You would type in the exact wording:  Favorite interests of people who like Isaac Asimov

(PS: for non-US countries, remember spelling must be the US way)

Here we see that people who listed that they like Isaac Asimov also like Psychology. Again click the See All for more interests listed.

Image of Facebook Graph Search results

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What you can do with this information

This is great for building up an idea of what your target audience may be interested in.

Now, on Facebook especially, interacting with readers and people who might be interested in your books is not really done on a profile or even an author page. It’s done in groups.

This is where interactions happen. So you can use these searches to find useful groups and Pages that you can visit, join discussions and meet people.

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What you should NOT do with this information

These searches are about helping you define your target audience and helping you find new places to interact with people.

They should not be used to locate places where you can bombard people with your books, your sales.

If your sole mission is to visit these places and constantly put up posts saying, “Well if you love X book, you’ll love mine. Buy it here!” you are missing the point completely.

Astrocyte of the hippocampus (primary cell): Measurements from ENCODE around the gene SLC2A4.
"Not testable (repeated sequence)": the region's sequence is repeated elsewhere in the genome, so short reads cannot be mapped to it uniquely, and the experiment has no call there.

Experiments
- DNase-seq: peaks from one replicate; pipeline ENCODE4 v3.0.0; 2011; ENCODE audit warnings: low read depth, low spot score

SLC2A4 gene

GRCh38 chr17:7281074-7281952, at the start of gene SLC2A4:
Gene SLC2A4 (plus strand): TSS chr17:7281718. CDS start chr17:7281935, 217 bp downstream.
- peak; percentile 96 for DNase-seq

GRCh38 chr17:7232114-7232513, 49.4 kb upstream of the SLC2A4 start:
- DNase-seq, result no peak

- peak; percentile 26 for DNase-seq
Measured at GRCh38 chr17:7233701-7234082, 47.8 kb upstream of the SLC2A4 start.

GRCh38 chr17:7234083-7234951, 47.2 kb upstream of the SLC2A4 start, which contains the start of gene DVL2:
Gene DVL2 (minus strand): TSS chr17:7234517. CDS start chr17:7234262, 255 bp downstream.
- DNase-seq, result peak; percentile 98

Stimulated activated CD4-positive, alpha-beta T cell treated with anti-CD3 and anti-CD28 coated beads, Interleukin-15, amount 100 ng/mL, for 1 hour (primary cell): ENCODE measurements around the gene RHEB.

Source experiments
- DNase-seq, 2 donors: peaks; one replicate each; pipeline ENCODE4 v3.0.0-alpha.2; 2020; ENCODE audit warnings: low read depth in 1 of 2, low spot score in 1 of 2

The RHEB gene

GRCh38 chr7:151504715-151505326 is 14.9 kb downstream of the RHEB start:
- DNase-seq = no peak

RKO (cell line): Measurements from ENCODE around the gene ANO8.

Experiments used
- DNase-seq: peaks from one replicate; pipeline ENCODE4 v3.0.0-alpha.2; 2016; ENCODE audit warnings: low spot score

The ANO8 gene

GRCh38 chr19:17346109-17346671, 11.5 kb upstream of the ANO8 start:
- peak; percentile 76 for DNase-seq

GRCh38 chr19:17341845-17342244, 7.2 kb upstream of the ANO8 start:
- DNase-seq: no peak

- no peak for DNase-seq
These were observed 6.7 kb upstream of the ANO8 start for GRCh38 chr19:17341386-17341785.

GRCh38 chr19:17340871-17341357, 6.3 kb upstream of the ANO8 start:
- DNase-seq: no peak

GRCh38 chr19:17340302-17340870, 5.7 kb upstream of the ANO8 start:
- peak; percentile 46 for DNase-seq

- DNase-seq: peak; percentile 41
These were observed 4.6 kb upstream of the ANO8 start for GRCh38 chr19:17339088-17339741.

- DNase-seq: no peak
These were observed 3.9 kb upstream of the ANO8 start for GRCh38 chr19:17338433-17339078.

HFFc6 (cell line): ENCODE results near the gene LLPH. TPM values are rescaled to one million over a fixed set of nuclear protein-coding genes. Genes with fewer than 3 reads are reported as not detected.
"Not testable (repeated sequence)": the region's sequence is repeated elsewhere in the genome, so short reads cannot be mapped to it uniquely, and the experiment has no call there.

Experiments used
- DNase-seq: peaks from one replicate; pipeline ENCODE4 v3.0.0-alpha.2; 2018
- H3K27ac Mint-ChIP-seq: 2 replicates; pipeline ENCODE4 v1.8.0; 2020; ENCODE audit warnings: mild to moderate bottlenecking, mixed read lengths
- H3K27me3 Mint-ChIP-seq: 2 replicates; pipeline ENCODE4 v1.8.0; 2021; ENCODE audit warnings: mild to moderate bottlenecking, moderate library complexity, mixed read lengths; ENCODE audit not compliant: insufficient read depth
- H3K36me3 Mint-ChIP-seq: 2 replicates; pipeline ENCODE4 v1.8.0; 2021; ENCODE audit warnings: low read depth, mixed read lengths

Marketing is not about grabbing people by the shirt and screaming, “Buy my stuff!  You’ll love it!” That, probably won’t get you anywhere.

Marketing is nowadays about building relationships and offering value. If you interact, take an interest, reach out and make connections with potential readers, they’ll be more likely to check out your books, your blog, your website etc.

Have you ever used the Graph Search on Facebook before? If so, did you find it useful or not?

Share your Thoughts image.

~ ☆ ~

Happy writing

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7 thoughts on “How To Use Facebook Graph Search To Find Your Audience

  1. Ari, this is really informative, thanks for doing it. It is difficult to find a target audience for your writing, people are so diverse, I love it.
    Learning about people through a webpage is brilliant because if you like what you’re writing about and others have the same interest it can really feel like you’re getting to know your readers. Your post are so helpful. Thank you.

    1. Thanks so much for reading. Apologies for the delay in replying, I’ve fallen behind a little recently, so I’m just catching up with comments.

      So glad you found this article useful. It was a real game changer for me as it just takes away a lot of the work and makes it easier to connect with people and learn shared interests.